With all the recent talk and government action surrounding street vendors, we decided to get out of the city center and visit one of Kunming's legal street markets.
The Haiyuan Lutian Shichang (海源露天市场), or Haiyuan Outdoor Street Market, has been held weekly for the past 60 years and features hundreds of stalls selling pretty much everything imaginable. Streets around the market are blocked off properly, allowing pedestrians to amble around at their leisure.
The market is a dizzying circus of sights and smells, equal parts wet market, butcher shop and outdoor bazaar. We entered from the intersection of Huigu Lu (慧谷路) and Haiyuan Bei Lu (海源北路) and were immediately swallowed up by a crowd of thousands.
Inside the entrance was a circle of vendors selling standard bowls of mixian and miantiao at four yuan a pop. Other options included biscuits and dried cakes in bewildering abundance. Shaokao stands were conspicuously absent.
The area for prepared food quickly gave over to produce stalls bursting with fruit, vegetables and nuts of all shapes and sizes. Bunches of asparagus sat leaning against huge piles of walnuts. Green and orange mushrooms larger than dinner plates shared mats with piles of unidentifiable lichen and moss. We bought some mantou to ward off our growing hunger and continued exploring.
Next we passed racks of freshly skinned goats, hanging whole and still dripping blood. Next door hung the carcasses of what looked to be a very small deer but turned out to be dogs.
A meter high pile of fish heads sat stinking in the morning sun. We watched a woman slip on an eel that had escaped its bucket and lay squirming uncomfortably on the ground. People carrying live chickens in plastic bags squeezed through the narrow lanes on their way home to make lunch.
We made it through the raw food portion of the market and emerged into a forest of ferns, flowers and other ornamental plants. Tiny cacti sitting in colorful bowls were wedged incongruously between water plants and hibiscus trees. Salesman shouted out their prices any time we glanced too long at their plants and encouraged us to make counter-offers.
The flower hawkers, snack sellers and meat and produce vendors occupied the market's main street but dozens of other alleys branched off to the north. These were slightly less crowded but no less filled with merchandise of all kinds.
We sat down to sample some salty bread baked on a spinning griddle and spoke to the shop owner, Mr Zhang. He told us that to rent space for his mobile bakery cum noodle shop he pays 100 yuan each week. He shows up for the market at 5am to get everything ready.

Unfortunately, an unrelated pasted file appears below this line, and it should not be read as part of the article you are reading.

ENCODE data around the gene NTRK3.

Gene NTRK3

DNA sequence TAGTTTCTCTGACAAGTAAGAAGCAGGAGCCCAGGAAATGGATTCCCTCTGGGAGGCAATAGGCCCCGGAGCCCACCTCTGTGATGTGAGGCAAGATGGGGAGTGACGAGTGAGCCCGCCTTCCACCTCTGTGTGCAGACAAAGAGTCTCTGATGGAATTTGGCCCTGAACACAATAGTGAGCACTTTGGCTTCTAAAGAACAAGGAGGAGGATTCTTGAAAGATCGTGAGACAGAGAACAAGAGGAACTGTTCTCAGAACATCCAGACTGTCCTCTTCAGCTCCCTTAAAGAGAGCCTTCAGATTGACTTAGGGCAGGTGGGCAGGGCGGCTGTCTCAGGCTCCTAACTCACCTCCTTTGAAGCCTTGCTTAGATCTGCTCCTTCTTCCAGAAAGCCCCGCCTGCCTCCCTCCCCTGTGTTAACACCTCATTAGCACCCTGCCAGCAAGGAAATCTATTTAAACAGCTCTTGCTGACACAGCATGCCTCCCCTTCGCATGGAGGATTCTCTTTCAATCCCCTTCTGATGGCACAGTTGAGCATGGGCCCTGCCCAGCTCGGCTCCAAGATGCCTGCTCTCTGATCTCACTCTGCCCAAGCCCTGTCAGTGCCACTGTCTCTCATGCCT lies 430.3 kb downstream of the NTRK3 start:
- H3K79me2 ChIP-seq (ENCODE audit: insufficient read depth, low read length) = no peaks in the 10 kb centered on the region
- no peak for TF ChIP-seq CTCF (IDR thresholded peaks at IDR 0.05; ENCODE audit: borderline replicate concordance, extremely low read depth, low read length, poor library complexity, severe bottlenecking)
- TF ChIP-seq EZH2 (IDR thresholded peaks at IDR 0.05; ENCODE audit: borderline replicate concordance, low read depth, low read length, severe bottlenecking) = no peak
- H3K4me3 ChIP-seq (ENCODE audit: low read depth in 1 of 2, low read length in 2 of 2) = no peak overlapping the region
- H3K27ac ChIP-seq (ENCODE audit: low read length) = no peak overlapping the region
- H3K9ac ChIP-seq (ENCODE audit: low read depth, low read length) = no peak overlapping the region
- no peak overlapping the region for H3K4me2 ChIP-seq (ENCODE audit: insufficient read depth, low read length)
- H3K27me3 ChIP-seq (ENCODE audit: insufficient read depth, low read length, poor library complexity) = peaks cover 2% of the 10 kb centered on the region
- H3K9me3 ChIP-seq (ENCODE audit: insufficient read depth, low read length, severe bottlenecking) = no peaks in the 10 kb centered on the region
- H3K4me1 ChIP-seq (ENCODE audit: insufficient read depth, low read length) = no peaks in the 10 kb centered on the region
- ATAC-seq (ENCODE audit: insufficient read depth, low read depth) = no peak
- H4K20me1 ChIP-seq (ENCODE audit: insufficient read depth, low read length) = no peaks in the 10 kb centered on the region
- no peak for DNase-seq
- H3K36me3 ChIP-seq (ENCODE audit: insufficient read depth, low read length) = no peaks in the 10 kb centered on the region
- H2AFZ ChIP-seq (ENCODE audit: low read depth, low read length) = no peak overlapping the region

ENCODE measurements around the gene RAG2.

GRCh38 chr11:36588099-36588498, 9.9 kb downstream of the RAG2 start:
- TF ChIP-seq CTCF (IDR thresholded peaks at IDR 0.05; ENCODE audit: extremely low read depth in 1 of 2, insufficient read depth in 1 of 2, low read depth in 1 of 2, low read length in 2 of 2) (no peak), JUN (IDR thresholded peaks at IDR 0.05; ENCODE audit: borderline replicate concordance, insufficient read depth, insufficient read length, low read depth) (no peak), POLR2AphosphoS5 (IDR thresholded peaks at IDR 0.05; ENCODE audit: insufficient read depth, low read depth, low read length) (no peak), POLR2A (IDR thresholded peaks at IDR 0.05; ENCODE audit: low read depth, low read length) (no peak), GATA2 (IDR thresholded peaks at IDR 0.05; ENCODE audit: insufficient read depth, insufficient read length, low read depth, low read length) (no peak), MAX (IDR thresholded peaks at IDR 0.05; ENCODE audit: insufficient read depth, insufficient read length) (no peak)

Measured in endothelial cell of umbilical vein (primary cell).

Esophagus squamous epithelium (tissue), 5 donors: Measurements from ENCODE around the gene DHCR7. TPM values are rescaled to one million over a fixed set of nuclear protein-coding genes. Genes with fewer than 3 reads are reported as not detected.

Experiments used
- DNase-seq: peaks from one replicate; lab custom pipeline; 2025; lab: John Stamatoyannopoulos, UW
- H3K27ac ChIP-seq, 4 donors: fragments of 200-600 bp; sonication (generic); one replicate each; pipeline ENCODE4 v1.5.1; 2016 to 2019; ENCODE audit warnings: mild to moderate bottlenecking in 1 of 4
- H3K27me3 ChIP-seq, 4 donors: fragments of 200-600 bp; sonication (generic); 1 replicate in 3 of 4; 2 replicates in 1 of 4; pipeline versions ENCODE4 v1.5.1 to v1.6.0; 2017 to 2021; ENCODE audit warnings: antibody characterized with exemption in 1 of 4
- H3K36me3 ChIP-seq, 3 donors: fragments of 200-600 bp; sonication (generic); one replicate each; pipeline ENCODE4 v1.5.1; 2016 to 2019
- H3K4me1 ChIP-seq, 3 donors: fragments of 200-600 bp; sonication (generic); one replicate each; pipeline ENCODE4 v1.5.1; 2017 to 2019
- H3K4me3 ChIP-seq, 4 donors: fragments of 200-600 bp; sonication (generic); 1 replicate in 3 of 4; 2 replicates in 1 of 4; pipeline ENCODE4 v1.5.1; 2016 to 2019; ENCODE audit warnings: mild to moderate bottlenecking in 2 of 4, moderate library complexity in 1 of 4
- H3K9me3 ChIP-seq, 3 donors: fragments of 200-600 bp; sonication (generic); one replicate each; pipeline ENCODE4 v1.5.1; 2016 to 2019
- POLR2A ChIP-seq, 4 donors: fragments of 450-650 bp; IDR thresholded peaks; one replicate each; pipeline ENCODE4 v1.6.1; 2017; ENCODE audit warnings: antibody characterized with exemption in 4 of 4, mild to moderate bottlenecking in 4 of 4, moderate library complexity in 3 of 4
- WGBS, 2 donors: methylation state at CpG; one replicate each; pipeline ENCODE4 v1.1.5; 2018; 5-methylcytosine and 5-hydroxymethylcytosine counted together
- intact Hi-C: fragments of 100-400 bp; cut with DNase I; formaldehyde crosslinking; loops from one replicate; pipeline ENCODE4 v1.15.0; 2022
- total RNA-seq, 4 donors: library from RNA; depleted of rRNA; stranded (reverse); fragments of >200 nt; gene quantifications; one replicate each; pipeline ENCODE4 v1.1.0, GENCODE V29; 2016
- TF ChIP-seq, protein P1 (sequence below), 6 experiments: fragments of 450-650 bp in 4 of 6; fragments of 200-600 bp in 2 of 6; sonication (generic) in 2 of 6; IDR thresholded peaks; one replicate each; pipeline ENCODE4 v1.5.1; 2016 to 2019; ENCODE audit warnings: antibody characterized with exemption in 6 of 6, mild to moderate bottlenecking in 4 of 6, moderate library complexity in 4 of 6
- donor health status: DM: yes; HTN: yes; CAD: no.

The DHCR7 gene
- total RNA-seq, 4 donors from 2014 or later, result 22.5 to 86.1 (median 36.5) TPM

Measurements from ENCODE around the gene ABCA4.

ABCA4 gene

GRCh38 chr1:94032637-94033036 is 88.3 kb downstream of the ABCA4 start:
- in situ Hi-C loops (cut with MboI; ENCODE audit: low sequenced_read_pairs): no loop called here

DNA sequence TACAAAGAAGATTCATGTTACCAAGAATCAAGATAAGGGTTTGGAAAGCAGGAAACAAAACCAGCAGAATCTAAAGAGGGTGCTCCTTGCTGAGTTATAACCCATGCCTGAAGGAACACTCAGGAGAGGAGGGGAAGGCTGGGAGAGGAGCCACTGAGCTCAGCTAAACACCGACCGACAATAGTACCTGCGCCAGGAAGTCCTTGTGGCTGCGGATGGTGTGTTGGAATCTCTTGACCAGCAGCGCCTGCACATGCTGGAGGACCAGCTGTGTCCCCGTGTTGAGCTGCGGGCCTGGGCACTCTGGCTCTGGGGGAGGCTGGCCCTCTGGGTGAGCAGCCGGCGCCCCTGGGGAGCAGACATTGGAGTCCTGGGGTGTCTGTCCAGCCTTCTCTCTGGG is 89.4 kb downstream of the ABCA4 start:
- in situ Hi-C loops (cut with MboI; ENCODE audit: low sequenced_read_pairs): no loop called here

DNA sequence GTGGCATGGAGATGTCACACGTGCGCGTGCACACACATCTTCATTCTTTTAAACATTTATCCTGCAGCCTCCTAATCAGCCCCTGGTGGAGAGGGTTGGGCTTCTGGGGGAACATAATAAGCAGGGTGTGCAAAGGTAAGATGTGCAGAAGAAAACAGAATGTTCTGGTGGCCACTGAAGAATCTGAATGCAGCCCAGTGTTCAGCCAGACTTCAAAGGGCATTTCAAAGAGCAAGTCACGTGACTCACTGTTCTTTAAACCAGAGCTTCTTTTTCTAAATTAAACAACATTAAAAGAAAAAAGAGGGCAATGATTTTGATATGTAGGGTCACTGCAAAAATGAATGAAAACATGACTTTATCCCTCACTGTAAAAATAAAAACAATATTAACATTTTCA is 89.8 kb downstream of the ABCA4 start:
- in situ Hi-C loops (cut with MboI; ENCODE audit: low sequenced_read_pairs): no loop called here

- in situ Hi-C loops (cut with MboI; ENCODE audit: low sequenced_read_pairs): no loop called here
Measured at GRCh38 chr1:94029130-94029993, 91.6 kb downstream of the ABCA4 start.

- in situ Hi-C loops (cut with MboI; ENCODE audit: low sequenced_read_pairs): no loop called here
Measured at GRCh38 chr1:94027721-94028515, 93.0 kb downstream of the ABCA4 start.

Mr Zhang and his wife also participate in the 100 year-old Majie area (马街) flea market on Sundays, as well as one held near Dabanqiao (大板桥) on Mondays. They prefer selling their food in Majie because renting a stall there is cheaper and sales more brisk.
The couple also works at a fourth weekly market in the Puji (普吉) area which is held every day ending with the number three or eight (i.e. every month on the 3rd, 8th, 13th, 18th, etc). When dates for the Puji market overlap those of the other markets, he and his wife split up and cover both.
Sated, we thanked the baker and began to explore the alleyways. It was nearing lunchtime and the crowds were growing thicker. We ventured into a housewares section which featured stainless steel and porcelain everything.
This led to an alleyway selling mostly baby and children's clothing, which in turn gave way to stalls selling all manner of adult clothing and shoes.
Further into the labyrinth we came across a dentist willing to pull our teeth and even make molds for dentures. When we enquired about the pain involved in street level tooth extraction he pointed to a bottle of clear liquid and pulled a glass syringe out of his shirt pocket.
We kept moving and the crowds kept growing. We walked past stalls selling ten liter bags of tobacco, pipes made of bone, straw hats, and handmade rugs. There were no appliance stores or places to buy a SIM card in sight.
The day we went to the market was the eve of Chinese Ghost Festival (鬼节), and dozens of stalls were dedicated to the sale of paper money, houses and incense.
These are traditionally burned as offerings to wandering ghosts — a sort of beyond the grave bribe to keep phantoms at bay. We bought a stack of 100 billion yuan notes and hoped it would be enough.
We left shortly before noon, the ground beneath our feet covered with fruit rinds, nutshells, playing cards and water bottles. It was a morning well spent and reminded us that even amidst all of Kunming's changes, old traditions and ways of doing things are still there if you look.
The Haiyuan Outdoor Street Market is held every Thursday from 7am until 7pm. One of its main entrances sits beside the Haiyuansi Gongjiaochechang (海源寺公交车场) bus stop. It is serviced by bus lines 70, 83, 85, 138 and 180.
Taxis will drop you at the other end of the market, almost one kilometer away, at the intersection of Haiyuan Bei Lu and Huigu Lu. Follow the crowds down Huigu Lu to enter the market from there. A cab from the city center should cost less than 20 yuan.
Editor's note: GoKunming has yet to visit the other outdoor markets mentioned above. As we do, we will add their addresses and how to get to them in the listings section.© Copyright 2005-2021 GoKunming.com all rights reserved. This material may not be republished, rewritten or redistributed without permission.